Life without Goat Cheese? Here’s the latest CTB post: The U.S. of Arugula

“Food is anything that nourishes the body.”     –Fannie Farmer

Certainly at one time in American history, this quote was correct.   Food was sustenance and little more.    Time had to be taken to eat, but when early colonists, settlers and pioneers supped, it was not usually an enjoyable repast.   Most likely, it was “vittles” for nourishment only.

Wow, we have come a long way baby.

Can you imagine a world where chevre,  shallots, pasta (not macaroni), balsamic vinegar, sundried tomatoes and even EVOO were not known to us?     What about the process and technique of cooking with wine?   What if that was unheard of as well?

We would still be in the dark foodie ages eating for nourishment alone.

Let’s welcome the Enlightenment and all those who brought us out of the Dark Ages.

The current Cook the Books (CTB) Club’s selection is The United States of Arugula by David Kamp.

CTB is hosted by Rachel, Deb and Joand is a book club for the avid, ardent, impassioned, and zealous literary foodie.   Everything we have read has been an awakening for me on some level.    (Check out my older posts here.)    This selection was no different.   What an education provided by Kamp!

The Unites States of Arugula  chronicles the foodie heavy hitters that helped bring about the Golden Age of Cuisine in the U.S.  (And more importantly,  those that brought us goat cheese!)   Although Kamp begins the discussion with the “humorless home-ec lady,” Fannie Farmer, he hits every prominent foodie from our recent history:

  •  James Beard
  • Craig Claiborne
  • Julia Child
  • Alice Waters
  • Jeremiah Towers
  • Wolfgang Puck
  • And many more!

Kamp also focuses on many different movements and trends throughout our history—from our Francophile days, through the aforementioned Enlightenment, to the current trend in farm-to-table.

I thoroughly enjoyed this book, but seriously, I can’t get pass the idea that I could have gone through life without goat cheese and dried tomatoes (and balsamic and EVOO)!

So in honor of David Kamp and The Unites States of Arugula and this selection for Cook the Books Club, I bring you smoked goat cheese.   If you have never tried this, you must.   Simply put, it is delicious.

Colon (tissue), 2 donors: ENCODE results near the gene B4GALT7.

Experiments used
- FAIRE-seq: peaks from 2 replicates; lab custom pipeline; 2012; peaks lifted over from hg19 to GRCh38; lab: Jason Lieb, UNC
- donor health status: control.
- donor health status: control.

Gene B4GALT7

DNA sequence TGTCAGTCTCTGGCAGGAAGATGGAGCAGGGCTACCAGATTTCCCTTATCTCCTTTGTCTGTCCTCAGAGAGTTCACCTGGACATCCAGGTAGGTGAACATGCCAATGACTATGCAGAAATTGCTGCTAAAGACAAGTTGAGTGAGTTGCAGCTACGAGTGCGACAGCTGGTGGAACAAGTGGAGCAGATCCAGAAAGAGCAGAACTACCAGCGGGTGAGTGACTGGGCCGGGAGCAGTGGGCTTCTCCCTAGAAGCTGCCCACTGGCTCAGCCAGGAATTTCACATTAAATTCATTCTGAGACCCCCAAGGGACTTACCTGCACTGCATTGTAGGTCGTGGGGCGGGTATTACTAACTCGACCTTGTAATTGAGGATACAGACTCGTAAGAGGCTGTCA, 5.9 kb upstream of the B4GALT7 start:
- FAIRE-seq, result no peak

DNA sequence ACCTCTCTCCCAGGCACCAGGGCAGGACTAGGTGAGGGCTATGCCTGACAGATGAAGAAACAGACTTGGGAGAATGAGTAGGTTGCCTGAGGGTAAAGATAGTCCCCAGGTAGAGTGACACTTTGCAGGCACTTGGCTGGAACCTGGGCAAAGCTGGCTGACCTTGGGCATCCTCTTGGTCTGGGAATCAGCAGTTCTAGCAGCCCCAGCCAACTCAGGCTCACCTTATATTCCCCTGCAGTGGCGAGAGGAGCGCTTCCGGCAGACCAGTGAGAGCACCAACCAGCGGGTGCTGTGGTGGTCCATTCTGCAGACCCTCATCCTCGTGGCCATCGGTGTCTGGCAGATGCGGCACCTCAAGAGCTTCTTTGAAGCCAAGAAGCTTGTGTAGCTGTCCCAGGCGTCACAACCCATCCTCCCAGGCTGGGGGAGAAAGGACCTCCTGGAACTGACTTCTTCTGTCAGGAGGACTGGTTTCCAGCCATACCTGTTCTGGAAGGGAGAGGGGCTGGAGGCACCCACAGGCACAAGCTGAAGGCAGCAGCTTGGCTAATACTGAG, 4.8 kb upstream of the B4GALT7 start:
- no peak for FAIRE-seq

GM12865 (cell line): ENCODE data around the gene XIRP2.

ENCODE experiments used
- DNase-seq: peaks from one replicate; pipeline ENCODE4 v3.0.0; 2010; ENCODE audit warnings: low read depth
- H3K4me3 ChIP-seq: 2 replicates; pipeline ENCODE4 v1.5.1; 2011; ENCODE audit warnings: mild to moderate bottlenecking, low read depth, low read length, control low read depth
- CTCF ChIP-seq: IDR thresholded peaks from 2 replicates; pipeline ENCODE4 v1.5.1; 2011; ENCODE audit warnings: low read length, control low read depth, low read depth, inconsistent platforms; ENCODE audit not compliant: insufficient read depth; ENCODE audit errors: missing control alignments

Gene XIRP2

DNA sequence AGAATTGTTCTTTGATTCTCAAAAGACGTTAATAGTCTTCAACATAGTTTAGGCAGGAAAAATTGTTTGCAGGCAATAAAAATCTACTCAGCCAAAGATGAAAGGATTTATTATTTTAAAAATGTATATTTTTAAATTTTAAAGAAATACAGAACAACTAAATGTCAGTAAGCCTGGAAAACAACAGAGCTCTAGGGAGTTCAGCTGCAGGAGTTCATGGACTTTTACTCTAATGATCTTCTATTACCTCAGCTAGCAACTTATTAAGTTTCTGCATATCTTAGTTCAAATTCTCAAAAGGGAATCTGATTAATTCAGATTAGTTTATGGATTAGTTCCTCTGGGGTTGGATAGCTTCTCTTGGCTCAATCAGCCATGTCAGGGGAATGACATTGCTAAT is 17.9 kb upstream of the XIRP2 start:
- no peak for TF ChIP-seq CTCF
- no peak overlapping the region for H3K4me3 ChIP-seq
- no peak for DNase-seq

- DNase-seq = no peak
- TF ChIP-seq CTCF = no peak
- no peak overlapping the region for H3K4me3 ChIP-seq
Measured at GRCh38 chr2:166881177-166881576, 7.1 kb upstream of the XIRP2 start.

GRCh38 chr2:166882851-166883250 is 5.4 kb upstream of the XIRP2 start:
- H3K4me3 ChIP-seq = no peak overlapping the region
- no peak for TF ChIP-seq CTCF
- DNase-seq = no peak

Smoked Goat Cheese

8 oz. log of goat cheese
drizzle of good olive oil
Lots of fresh ground pepper (we use a tri-colored mix)
Fresh herbs (optional)

Heat grill/smoker.   We have done this at 300 degrees for 30 minutes or at 150-200 degrees for one hour.   It depends on what you have on the grill as you are doing this.   (The more smoke chips the better.)

I threw in two rosemary spears.

Place cheese in an aluminum tray, drizzle with olive oil, and cover with pepper.   You may place fresh herbs on top as well.   (Discard herbs before serving.)

Place open tray in smoker and smoke until it is golden and smokey!

Discard herbs.

Serve with crackers, pita wedges or toasts.

The original recipe for this excellent appetizer comes for Kate at Kate’s Kitchen.   Please check out her recipe.

I was on my own smoking this and I am not too adept at throwing in smoked chips.   Ours is not so smokey but it is still good. Check out Kate’s for a beautiful smokey version.

The first attempt.

We traveled to my sister’s over the weekend too and we tried this again with some very smokey hickory chips for flavoring:

This is really what it should look like.

Aside:   The nephew just called me to tell me that they threw the leftover smoked goat cheese in with some pasta, fresh snow peas from the garden, onions and olive oil.   He said it was delicious lunch.   Sadly, we were on the road and did not get to partake of this leftover deliciousness.

Kamp’s book was a great CTB pick and I told everyone I saw this holiday weekend about it!


The next Cook the Books Club  was chosen by Rachel, one of the hosts.

Rachel, The Crispy Cook, is having us put our foodie detective hats on for Death By Darjeeling  (A Tea Shop Mystery)  by Laura Childs.   Rachel says, “This cozy mystery is the first in a series of (now 13 titles) books featuring Charleston, South Carolina tea shop owner Theodosia Browning. Theodosia and her employees at the Indigo Tea Shop offers a wealth of teas and baked goods to sample at the shop and at various catered events, including an evening tour of historic homes. When an unscrupulous real estate developer turns up dead at this Lamplighter Tour, clutching an empty tea cup that held poisoned tea, Theodosia goes sleuthing to track down the murder.”  The deadline for “Death By Darjeeling” is Monday, July 30th.

Grab this novel, which sounds like a good beach read to me and join CTB for the next posting.

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